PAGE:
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The Freedom of the Prices: Hayek and Jewkes on Labor in a Planned Economy

Makovi, Michael (2016): The Freedom of the Prices: Hayek and Jewkes on Labor in a Planned Economy.

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Abstract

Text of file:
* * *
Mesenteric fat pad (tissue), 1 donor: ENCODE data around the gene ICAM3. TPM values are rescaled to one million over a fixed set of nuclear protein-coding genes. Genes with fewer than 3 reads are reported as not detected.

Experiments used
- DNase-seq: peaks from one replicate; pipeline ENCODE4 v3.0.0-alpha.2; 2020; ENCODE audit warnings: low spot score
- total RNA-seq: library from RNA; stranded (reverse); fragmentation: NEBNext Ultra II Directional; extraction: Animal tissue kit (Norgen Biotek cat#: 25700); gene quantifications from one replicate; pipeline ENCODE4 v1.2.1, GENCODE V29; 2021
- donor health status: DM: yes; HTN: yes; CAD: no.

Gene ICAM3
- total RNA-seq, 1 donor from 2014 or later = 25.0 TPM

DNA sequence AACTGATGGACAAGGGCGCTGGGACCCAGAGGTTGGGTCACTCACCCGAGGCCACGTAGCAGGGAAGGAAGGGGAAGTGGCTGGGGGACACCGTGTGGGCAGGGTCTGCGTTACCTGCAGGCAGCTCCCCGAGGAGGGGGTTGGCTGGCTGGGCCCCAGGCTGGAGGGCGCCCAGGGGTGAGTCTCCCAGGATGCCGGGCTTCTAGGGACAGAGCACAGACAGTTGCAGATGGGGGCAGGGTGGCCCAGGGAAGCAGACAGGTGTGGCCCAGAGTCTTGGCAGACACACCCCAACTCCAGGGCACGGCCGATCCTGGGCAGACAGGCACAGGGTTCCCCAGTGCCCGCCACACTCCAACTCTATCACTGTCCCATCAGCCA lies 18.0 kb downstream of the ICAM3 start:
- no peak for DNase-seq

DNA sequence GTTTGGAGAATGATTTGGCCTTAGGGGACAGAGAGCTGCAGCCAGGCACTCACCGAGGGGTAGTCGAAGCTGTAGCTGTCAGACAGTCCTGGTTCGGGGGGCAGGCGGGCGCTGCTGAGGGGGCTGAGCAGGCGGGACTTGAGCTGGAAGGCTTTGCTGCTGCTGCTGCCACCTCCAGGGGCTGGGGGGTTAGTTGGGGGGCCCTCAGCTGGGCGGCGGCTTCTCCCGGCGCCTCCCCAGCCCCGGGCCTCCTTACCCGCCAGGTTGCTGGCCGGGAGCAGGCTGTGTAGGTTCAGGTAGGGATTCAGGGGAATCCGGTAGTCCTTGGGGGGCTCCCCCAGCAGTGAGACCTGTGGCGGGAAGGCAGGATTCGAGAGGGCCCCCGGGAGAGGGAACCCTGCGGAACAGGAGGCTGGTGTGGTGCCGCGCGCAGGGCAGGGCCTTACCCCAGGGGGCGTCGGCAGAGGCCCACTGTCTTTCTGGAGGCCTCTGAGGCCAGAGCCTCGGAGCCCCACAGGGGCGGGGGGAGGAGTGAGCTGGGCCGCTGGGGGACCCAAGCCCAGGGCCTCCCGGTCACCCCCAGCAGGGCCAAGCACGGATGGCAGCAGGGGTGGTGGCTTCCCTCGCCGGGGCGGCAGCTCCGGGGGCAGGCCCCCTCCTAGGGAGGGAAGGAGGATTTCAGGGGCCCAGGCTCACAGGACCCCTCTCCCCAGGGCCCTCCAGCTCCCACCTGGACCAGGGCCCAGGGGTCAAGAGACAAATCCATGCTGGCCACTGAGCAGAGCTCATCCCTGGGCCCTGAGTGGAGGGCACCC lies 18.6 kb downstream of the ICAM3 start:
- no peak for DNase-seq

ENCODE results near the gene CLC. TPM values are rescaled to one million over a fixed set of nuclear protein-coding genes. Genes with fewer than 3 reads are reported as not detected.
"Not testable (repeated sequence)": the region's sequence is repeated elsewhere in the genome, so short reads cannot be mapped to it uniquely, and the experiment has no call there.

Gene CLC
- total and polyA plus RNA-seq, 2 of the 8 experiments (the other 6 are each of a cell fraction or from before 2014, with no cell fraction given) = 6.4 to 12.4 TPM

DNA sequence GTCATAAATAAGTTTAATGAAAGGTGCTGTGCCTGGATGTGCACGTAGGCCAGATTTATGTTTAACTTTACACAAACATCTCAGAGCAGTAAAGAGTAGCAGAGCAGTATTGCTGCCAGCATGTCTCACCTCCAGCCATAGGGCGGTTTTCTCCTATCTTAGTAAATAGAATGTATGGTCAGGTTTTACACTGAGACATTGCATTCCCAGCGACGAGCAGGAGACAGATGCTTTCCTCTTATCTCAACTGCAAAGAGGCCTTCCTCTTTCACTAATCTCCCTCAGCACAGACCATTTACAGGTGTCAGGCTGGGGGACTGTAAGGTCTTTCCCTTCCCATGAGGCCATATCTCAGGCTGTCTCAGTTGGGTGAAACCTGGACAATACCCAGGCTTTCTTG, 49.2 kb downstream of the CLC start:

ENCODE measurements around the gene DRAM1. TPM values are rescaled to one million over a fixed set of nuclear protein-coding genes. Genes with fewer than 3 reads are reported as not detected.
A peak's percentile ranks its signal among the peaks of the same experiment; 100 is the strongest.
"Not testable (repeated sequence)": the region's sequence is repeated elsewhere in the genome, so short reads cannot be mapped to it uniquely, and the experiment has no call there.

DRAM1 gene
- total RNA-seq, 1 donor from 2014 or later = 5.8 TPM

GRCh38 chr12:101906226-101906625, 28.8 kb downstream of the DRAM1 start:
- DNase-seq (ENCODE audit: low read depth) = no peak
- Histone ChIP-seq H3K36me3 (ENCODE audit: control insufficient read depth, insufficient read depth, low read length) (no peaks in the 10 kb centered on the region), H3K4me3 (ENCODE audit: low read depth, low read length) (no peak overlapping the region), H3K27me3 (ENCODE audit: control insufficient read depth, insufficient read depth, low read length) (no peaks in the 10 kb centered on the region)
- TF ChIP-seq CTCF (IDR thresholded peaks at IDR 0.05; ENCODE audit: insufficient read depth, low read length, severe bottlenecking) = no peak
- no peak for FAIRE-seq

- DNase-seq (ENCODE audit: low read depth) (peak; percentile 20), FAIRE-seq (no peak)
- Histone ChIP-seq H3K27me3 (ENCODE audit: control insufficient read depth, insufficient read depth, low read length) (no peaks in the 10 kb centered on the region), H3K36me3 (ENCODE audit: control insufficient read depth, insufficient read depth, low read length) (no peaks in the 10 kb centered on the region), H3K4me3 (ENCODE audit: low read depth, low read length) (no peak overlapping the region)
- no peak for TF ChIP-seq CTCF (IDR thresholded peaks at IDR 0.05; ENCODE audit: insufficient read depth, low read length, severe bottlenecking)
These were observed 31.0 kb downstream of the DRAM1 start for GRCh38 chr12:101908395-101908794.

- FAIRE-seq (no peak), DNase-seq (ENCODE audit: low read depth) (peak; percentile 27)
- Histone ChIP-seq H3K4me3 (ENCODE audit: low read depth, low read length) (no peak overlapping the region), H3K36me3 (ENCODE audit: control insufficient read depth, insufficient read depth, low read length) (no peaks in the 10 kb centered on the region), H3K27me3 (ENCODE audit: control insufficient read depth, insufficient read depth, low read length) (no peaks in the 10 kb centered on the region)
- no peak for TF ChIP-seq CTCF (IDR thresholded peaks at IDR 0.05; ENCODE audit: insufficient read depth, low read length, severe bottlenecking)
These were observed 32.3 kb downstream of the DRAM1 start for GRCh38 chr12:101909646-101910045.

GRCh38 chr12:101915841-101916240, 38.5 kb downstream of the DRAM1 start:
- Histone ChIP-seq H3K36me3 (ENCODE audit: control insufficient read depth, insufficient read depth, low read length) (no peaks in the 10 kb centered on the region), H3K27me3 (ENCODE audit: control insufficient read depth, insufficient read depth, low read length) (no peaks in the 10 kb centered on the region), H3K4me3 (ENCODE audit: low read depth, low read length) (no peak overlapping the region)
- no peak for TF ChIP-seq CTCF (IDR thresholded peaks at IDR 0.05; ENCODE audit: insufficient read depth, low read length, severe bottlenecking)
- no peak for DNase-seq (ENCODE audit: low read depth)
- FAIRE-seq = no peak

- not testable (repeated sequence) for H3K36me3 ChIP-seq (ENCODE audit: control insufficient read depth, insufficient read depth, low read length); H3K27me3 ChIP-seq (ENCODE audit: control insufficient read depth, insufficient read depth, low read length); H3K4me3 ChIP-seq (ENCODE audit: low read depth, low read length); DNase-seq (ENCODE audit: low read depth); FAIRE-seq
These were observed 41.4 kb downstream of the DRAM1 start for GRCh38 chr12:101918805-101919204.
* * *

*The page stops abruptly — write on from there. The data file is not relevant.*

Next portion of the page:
Milton Friedman (1962) famously argued there can be no freedom of speech where the government owns the printing presses. According to Friedman, political freedom presupposes economic freedom (cf. Lawson and Clark 2010). Less well-known are F. A. Hayek's and John Jewkes's illustrations of the same principle, both drawing from labor economics. Economic planning – the abandonment of a freely operating price-system – cannot function without resorting to compulsory assignment of labor. Similarly, no state may simultaneously fix “fair” wages and demand a given pattern of productive output and employment. It is impossible to both achieve income equality and accomplish an economic plan. Among Hayek's enduring contributions, therefore, is a demonstration that liberty hangs on the maintenance of the price-system.

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